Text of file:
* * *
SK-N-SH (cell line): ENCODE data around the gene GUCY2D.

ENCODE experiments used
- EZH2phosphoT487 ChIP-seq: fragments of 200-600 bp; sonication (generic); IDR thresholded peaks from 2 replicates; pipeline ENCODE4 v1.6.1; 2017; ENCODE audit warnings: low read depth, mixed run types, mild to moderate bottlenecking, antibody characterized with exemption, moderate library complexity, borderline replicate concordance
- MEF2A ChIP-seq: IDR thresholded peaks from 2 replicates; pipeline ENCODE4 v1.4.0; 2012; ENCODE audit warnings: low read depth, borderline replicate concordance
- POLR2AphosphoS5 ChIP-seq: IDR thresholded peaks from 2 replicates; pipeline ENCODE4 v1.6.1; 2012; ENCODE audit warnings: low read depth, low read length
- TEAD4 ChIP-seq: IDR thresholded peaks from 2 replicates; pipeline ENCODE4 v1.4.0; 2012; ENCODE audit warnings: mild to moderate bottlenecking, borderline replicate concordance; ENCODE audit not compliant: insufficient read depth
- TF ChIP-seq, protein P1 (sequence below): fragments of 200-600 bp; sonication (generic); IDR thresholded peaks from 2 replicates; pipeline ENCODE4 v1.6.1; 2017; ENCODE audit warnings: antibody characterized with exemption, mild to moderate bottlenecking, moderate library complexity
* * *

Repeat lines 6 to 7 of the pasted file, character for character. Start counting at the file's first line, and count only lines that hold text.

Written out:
- TEAD4 ChIP-seq: IDR thresholded peaks from 2 replicates; pipeline ENCODE4 v1.4.0; 2012; ENCODE audit warnings: mild to moderate bottlenecking, borderline replicate concordance; ENCODE audit not compliant: insufficient read depth
- TF ChIP-seq, protein P1 (sequence below): fragments of 200-600 bp; sonication (generic); IDR thresholded peaks from 2 replicates; pipeline ENCODE4 v1.6.1; 2017; ENCODE audit warnings: antibody characterized with exemption, mild to moderate bottlenecking, moderate library complexity